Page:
“I wish I knew the answer to your $1 billion question. Seriously.”
That’s Gabor Gurbacs, director of digital asset strategy at New York-based investment management firm VanEck, the company has been making headlines of late for a proposed bitcoin exchange-traded fund (ETF). No lightweight in the arena, though, the VanEck proposal has been deemed by some to have the best shot of being approved by the U.S. Securities and Exchange Commission (SEC).
Indeed, all eyes are on the SEC in the wake of its comment period, with a possible yes or no – or further delay – expected by Friday. Even so, Gurbacs is cautious about what to expect from the SEC in coming months.
When asked what he suspected the outcome would be, he deferred.
He told Cryptocor:
“Unfortunately, I don’t know the answer. I do know that we have addressed market structure issues and this is a chance for regulators to bring bitcoin under existing frameworks and protect investors.”
Still, if the measure fails, it won’t be for a lack of effort.
For one, VanEck’s specific proposal came about nearly three years ago when SolidX, a financial technology company also headquartered in New York, first began to work toward bringing a bitcoin ETF to market.
Since a partnership between VanEck and SolidX, announced in early June, commentary on the matter has since significantly increased in favor of approval. And it’s not just crypto investors who are pushing the concept, but economists, CEOs, financial analysts and even one SEC commissioner herself (though the latter was made in support of a different bitcoin ETF proposal).
So, what makes the VanEck-SolidX bitcoin ETF unique? Simply put, it’s different from past efforts such as the recently rejected Winklevoss ETF.
As Gurbacs explained, “it is an insured product.” As such, the physical bitcoins backing ETF shares would be covered in case of “theft and hacks and losses of all sorts.”
This, however, isn’t the selling point for Phil Bak, a former managing director at the New York Stock Exchange and current CEO of Exponential ETFs.
The way Bak sees in, the insurance aspect of the VanEck/SolidX proposal may be useful but “could also open up a can of worms and more questions,” explaining that “[the SEC is] always going to have some hesitation about claiming that anything is guaranteed or insured in any scenario.”
No, the very “elegant” solution in Bak’s mind that is unique and quite ingenious on the part of VanEck and SolidX is how it is designed to weed out non-accredited investors.
“When you launch a new fund, you can arbitrarily set the initial N.A.V. and the initial trade price where you want and they come in around $20, $25…What they’ve done, they’ve announced that they’re going to set the price to $200,000, which means you can’t buy a fractional share. It means the minimum notional amount that an investor can put into the bitcoin fund is going to be $200,000, which means that by definition anybody who’s trading the fund is an accredited investor.”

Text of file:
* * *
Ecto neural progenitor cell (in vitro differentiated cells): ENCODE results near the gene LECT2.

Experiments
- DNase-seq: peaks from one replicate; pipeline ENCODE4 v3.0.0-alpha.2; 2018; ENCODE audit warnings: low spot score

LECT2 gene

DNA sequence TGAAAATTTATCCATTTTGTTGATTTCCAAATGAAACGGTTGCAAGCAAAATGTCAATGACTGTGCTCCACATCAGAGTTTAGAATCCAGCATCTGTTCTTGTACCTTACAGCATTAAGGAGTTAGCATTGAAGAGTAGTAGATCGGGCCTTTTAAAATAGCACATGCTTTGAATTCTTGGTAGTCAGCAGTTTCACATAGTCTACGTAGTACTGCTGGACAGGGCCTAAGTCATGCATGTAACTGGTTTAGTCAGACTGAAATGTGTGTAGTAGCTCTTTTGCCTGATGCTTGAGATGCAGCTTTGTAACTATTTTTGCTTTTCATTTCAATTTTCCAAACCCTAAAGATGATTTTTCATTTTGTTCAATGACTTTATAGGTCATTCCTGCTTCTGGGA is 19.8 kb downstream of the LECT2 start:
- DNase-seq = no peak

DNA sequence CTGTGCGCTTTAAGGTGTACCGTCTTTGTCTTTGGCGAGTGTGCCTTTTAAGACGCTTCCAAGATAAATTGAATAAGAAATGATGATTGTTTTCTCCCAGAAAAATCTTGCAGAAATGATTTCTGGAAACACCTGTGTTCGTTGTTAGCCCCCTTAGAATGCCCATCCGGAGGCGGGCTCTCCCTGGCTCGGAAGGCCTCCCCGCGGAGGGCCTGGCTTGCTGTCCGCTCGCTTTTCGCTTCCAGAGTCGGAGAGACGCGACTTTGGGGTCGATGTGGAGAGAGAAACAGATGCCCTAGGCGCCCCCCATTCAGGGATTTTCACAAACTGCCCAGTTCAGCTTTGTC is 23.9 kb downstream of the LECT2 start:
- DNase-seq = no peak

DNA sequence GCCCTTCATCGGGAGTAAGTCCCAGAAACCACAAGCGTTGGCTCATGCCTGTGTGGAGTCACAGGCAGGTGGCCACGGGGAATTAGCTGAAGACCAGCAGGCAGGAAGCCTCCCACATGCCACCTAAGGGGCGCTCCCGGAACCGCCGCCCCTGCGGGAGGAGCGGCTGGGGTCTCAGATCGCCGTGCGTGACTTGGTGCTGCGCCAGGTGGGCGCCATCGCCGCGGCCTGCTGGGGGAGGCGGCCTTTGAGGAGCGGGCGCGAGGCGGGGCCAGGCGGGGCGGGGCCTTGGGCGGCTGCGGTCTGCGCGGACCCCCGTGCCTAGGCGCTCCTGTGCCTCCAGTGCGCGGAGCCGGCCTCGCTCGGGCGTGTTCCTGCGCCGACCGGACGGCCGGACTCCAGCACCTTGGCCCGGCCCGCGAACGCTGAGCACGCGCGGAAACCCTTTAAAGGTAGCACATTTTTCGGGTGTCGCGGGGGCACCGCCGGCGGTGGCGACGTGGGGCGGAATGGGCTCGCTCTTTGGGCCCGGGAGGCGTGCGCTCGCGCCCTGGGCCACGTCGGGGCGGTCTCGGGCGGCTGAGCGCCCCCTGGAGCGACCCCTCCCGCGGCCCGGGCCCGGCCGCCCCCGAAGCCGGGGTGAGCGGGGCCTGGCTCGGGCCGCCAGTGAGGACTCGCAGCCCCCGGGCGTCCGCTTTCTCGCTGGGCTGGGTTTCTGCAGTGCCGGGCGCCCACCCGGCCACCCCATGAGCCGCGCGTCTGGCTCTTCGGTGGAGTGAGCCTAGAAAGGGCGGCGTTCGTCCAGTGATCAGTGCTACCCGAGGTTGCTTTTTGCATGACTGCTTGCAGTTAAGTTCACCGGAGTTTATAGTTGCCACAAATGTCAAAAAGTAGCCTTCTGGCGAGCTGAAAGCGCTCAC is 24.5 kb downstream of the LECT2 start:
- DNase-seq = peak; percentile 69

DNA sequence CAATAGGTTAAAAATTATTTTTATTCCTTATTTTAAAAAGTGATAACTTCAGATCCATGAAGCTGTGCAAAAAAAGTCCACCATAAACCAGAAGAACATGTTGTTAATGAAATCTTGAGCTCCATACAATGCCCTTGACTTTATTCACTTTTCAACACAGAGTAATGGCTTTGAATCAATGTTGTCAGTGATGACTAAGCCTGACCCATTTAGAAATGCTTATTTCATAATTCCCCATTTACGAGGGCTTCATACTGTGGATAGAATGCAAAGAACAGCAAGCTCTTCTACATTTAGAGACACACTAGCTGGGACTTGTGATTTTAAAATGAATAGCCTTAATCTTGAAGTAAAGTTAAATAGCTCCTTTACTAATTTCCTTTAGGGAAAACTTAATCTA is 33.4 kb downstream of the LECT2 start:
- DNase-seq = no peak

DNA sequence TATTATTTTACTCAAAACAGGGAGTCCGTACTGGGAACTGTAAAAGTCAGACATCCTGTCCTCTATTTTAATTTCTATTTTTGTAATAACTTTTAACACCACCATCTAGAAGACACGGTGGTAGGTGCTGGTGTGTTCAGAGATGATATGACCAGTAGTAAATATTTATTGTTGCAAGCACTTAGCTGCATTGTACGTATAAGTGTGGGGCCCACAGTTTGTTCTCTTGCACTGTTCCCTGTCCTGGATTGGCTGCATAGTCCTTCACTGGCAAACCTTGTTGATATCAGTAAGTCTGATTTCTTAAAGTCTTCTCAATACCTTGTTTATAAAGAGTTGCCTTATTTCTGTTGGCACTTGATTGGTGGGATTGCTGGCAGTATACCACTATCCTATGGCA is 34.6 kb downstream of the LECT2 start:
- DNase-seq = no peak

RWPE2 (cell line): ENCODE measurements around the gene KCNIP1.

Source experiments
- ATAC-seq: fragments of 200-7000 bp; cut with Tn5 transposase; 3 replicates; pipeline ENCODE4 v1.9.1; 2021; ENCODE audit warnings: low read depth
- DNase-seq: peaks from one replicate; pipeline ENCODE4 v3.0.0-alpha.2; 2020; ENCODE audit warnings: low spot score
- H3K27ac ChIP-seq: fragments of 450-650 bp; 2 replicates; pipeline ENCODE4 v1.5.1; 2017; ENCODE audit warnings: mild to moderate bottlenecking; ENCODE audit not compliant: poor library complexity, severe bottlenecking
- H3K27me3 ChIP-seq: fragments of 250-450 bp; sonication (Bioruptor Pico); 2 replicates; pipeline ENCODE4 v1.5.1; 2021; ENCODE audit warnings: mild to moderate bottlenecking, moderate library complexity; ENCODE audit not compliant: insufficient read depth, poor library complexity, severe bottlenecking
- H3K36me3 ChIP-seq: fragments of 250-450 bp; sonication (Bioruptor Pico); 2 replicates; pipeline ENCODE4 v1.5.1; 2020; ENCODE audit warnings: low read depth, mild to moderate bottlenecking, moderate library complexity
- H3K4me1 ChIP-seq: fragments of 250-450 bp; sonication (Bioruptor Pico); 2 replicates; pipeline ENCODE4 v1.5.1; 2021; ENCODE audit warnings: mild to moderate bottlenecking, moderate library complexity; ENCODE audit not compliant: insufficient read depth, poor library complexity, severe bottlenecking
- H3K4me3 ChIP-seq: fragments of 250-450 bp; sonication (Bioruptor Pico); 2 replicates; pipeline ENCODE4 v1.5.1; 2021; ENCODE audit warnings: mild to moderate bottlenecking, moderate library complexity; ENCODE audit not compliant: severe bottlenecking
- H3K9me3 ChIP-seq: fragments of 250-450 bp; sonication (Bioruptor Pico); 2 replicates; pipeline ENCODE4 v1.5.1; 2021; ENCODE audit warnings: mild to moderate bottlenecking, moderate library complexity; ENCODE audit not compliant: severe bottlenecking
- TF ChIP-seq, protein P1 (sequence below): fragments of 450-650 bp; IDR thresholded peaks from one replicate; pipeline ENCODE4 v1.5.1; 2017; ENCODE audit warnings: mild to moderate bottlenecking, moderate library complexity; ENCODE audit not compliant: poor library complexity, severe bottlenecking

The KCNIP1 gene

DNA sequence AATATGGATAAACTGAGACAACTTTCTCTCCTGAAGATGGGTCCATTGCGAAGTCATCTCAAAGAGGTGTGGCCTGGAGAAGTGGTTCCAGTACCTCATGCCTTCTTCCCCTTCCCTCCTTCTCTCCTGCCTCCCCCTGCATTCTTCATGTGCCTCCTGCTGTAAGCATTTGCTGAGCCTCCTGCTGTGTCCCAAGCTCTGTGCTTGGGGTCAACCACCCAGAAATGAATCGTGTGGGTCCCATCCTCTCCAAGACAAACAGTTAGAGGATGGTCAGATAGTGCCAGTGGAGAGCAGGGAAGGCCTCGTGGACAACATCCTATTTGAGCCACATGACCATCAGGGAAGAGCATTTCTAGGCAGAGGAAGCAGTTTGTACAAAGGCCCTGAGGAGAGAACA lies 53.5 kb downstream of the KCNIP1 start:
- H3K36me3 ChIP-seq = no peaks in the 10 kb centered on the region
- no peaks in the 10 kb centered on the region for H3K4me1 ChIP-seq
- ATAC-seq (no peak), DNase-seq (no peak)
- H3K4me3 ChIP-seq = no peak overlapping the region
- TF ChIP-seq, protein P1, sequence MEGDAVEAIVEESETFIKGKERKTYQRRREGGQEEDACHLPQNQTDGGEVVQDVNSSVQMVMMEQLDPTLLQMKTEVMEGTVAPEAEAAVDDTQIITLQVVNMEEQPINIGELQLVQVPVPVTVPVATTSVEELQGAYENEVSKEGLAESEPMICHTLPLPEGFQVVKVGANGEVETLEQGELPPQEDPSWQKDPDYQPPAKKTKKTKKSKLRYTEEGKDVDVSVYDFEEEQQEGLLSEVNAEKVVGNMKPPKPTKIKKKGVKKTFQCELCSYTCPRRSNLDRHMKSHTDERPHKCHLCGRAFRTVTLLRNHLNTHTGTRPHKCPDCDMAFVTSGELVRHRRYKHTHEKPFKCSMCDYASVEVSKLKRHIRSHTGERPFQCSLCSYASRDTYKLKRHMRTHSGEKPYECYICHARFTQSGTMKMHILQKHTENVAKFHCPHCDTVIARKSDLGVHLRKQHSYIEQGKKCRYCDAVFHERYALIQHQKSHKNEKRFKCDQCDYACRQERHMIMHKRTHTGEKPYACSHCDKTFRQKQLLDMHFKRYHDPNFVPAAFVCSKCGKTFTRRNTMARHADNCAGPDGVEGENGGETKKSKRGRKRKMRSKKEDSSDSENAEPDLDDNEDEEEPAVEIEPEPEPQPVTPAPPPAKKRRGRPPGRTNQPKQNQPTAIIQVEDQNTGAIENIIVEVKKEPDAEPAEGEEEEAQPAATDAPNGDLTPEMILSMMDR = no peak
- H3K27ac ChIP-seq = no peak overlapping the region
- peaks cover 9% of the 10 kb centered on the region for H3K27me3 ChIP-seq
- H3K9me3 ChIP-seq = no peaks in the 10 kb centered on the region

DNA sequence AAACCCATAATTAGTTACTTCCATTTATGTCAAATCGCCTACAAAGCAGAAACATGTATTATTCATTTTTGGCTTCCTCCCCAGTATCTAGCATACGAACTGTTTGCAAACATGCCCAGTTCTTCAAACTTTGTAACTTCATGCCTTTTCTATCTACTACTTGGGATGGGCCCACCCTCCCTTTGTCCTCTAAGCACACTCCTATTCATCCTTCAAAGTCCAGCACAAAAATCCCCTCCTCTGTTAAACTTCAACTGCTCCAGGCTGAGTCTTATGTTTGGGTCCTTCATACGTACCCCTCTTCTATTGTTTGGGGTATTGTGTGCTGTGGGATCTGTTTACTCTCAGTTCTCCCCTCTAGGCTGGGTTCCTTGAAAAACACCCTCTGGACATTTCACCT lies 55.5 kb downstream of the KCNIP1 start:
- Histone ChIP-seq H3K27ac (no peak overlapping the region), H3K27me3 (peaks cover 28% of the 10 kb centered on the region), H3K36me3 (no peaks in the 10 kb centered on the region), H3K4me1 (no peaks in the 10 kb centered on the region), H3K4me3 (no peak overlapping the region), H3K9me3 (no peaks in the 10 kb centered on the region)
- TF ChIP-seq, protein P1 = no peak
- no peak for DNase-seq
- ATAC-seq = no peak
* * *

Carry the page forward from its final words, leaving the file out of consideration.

And Gurbacs would completely agree.
In an interview with Cryptocor last week, Gurbacs affirmed that the ETF was “institutionally oriented.”
“Today, the bitcoin markets are still 90-95 percent retail and institutions are looking for a way to get into these markets so the physical ETF we have tailored to institutions,” he remarked.
Others see the ETF as a possible path to future products around crypto, including Eric Balchunas, senior ETF analyst at Bloomberg Intelligence.
Balchunas thinks of the institutionally-geared VanEck-SolidX ETF as the “bridge between not approving and approving an actual regular primetime-ready ETF with a share price that looks more normal,” adding that this is one of the primary reasons why the SEC might consider the prospect of approving it as a “baby step towards a real ETF.”
Long road ahead
Those differences aside, whether the SEC actually approves the proposed ETF remains to be seen.
For his part, Balchunas predicted a 5 to 10 percent likelihood of seeing the VanEck/SolidX proposal greenlit by the SEC this year.
To be clear, the proposal is currently at a stage frequented by all new ETFs – crypto or otherwise – wherein the partnering exchange (in this case, Cboe BZX Exchange) has filed for a “rule change” with the SEC in order to be included on the exchange listing venue.
According to Bak, even with approval by the SEC on this front, the partnering companies “would still need to get approval from the Division of Corporate Finance from the SEC,” adding:
“There’s a whole ‘nother set of approvals that would still need to come.”
Given that, in his view, a “blanket approval” is highly unlikely at the outset, Bak emphasizes that the SEC certainly has “the option to extend these things out over longer time frames,” which has been the case for five other bitcoin ETF proposals in recent days.
Indeed, in light of all the commentary that has been sparked by the VanEck-SolidX bitcoin ETF, the proposal remains in early “registration” stages, which though Gurbacs insists has addressed all relevant concerns to do with “customer protection and compliance, price and validation, liquidity and a few other major outstanding issues” does not indicate a regulated bitcoin ETF is coming soon in the U.S.
“I think that what most people don’t understand is that there’s a formal process where you go back and forth with the regulators… They might say, ‘Hey, let’s work on this particular topic like pricing,’ and they’ll call us and we’ll look at our indices,” Gurbacs told Cryptocor, adding:
“We think we have done the work and the work is good enough to go but again… no one is going to know the date but the SEC.”